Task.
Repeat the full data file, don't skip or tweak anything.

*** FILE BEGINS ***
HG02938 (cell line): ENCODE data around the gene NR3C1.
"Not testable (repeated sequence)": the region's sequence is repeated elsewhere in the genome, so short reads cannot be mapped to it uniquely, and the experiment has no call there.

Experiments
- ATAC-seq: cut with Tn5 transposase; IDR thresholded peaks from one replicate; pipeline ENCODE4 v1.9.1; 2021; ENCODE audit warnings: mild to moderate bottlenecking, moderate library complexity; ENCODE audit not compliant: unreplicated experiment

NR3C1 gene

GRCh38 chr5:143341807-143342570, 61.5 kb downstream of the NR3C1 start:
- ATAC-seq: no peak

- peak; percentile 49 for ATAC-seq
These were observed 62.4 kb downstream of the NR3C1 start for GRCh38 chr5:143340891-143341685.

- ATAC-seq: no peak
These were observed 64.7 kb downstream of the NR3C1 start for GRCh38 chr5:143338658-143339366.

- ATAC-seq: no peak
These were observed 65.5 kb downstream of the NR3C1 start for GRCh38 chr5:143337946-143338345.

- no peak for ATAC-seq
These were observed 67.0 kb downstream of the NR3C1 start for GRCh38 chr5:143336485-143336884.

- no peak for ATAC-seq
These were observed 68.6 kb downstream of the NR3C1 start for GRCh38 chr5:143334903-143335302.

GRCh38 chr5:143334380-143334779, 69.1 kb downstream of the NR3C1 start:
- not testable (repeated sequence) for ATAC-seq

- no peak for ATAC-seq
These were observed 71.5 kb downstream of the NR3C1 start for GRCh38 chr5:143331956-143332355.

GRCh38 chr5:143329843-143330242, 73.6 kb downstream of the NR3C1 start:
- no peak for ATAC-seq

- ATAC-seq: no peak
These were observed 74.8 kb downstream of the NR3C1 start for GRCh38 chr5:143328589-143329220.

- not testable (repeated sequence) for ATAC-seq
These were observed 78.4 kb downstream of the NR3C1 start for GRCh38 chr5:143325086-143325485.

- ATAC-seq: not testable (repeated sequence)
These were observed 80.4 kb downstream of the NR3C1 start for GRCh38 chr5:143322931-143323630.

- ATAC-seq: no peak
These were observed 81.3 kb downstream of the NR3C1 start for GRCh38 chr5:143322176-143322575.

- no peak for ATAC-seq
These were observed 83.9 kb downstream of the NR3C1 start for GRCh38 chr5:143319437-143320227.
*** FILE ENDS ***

HG02938 (cell line): ENCODE data around the gene NR3C1.
"Not testable (repeated sequence)": the region's sequence is repeated elsewhere in the genome, so short reads cannot be mapped to it uniquely, and the experiment has no call there.

Experiments
- ATAC-seq: cut with Tn5 transposase; IDR thresholded peaks from one replicate; pipeline ENCODE4 v1.9.1; 2021; ENCODE audit warnings: mild to moderate bottlenecking, moderate library complexity; ENCODE audit not compliant: unreplicated experiment

NR3C1 gene

GRCh38 chr5:143341807-143342570, 61.5 kb downstream of the NR3C1 start:
- ATAC-seq: no peak

- peak; percentile 49 for ATAC-seq
These were observed 62.4 kb downstream of the NR3C1 start for GRCh38 chr5:143340891-143341685.

- ATAC-seq: no peak
These were observed 64.7 kb downstream of the NR3C1 start for GRCh38 chr5:143338658-143339366.

- ATAC-seq: no peak
These were observed 65.5 kb downstream of the NR3C1 start for GRCh38 chr5:143337946-143338345.

- no peak for ATAC-seq
These were observed 67.0 kb downstream of the NR3C1 start for GRCh38 chr5:143336485-143336884.

- no peak for ATAC-seq
These were observed 68.6 kb downstream of the NR3C1 start for GRCh38 chr5:143334903-143335302.

GRCh38 chr5:143334380-143334779, 69.1 kb downstream of the NR3C1 start:
- not testable (repeated sequence) for ATAC-seq

- no peak for ATAC-seq
These were observed 71.5 kb downstream of the NR3C1 start for GRCh38 chr5:143331956-143332355.

GRCh38 chr5:143329843-143330242, 73.6 kb downstream of the NR3C1 start:
- no peak for ATAC-seq

- ATAC-seq: no peak
These were observed 74.8 kb downstream of the NR3C1 start for GRCh38 chr5:143328589-143329220.

- not testable (repeated sequence) for ATAC-seq
These were observed 78.4 kb downstream of the NR3C1 start for GRCh38 chr5:143325086-143325485.

- ATAC-seq: not testable (repeated sequence)
These were observed 80.4 kb downstream of the NR3C1 start for GRCh38 chr5:143322931-143323630.

- ATAC-seq: no peak
These were observed 81.3 kb downstream of the NR3C1 start for GRCh38 chr5:143322176-143322575.

- no peak for ATAC-seq
These were observed 83.9 kb downstream of the NR3C1 start for GRCh38 chr5:143319437-143320227.